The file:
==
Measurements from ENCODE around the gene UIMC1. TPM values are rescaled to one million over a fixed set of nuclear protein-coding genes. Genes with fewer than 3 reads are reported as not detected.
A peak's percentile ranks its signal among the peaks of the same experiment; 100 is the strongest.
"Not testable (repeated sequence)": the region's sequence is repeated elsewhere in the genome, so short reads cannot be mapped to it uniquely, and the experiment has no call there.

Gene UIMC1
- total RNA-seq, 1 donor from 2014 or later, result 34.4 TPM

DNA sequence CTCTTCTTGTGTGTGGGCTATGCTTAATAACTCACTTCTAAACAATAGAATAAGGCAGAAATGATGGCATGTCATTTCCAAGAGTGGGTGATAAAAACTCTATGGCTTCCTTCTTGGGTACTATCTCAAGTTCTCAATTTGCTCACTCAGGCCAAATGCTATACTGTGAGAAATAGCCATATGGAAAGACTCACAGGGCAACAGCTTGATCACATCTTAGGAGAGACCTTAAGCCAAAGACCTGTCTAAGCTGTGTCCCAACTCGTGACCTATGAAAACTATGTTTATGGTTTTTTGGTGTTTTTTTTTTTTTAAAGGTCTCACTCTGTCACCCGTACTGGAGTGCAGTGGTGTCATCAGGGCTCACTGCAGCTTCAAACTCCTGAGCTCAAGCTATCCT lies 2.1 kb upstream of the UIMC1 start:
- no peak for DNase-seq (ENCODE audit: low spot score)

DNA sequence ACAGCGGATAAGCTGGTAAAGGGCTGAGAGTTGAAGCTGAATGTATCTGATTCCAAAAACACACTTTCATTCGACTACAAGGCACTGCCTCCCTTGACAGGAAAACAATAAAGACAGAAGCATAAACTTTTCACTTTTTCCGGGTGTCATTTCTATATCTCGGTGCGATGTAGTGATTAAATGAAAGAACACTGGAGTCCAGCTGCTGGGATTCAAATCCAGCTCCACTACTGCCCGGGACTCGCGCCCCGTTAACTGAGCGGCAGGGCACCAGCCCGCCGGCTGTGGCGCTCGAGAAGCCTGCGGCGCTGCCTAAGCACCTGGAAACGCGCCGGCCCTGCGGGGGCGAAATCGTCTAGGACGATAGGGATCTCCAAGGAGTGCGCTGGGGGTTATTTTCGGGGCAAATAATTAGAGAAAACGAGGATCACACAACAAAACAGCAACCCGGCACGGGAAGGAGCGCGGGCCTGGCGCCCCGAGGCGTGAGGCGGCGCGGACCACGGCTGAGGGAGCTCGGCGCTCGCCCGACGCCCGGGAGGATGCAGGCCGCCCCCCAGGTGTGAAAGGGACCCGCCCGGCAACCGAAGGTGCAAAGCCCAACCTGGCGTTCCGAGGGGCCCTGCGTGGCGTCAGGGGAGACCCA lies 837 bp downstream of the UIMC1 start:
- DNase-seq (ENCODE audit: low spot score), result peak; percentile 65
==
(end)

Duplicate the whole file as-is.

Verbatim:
Measurements from ENCODE around the gene UIMC1. TPM values are rescaled to one million over a fixed set of nuclear protein-coding genes. Genes with fewer than 3 reads are reported as not detected.
A peak's percentile ranks its signal among the peaks of the same experiment; 100 is the strongest.
"Not testable (repeated sequence)": the region's sequence is repeated elsewhere in the genome, so short reads cannot be mapped to it uniquely, and the experiment has no call there.

Gene UIMC1
- total RNA-seq, 1 donor from 2014 or later, result 34.4 TPM

DNA sequence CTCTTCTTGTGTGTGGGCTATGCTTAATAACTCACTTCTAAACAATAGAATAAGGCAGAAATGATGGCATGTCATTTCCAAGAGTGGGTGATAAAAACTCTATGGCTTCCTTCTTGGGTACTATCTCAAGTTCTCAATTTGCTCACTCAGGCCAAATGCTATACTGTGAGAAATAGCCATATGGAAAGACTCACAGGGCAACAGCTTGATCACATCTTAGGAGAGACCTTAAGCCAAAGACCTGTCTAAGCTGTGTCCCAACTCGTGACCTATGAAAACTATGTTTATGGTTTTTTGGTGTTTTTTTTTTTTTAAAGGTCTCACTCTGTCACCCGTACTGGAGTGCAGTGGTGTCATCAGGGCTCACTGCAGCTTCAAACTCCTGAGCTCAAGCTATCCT lies 2.1 kb upstream of the UIMC1 start:
- no peak for DNase-seq (ENCODE audit: low spot score)

DNA sequence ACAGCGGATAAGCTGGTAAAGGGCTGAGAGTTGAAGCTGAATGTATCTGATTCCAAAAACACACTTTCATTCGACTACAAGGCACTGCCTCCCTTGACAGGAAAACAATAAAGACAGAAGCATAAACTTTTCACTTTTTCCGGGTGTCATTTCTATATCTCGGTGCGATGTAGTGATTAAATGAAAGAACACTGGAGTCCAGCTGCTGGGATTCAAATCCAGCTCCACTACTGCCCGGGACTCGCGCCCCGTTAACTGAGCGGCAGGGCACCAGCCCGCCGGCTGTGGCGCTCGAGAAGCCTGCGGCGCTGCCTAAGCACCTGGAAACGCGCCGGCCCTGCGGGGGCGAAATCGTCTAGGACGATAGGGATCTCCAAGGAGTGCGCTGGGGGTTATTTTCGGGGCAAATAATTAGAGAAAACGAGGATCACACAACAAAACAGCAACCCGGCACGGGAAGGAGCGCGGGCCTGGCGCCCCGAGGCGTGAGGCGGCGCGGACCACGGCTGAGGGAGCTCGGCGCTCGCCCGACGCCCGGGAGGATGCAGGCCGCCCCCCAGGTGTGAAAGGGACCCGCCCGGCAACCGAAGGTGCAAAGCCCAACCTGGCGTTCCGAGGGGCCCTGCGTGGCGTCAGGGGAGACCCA lies 837 bp downstream of the UIMC1 start:
- DNase-seq (ENCODE audit: low spot score), result peak; percentile 65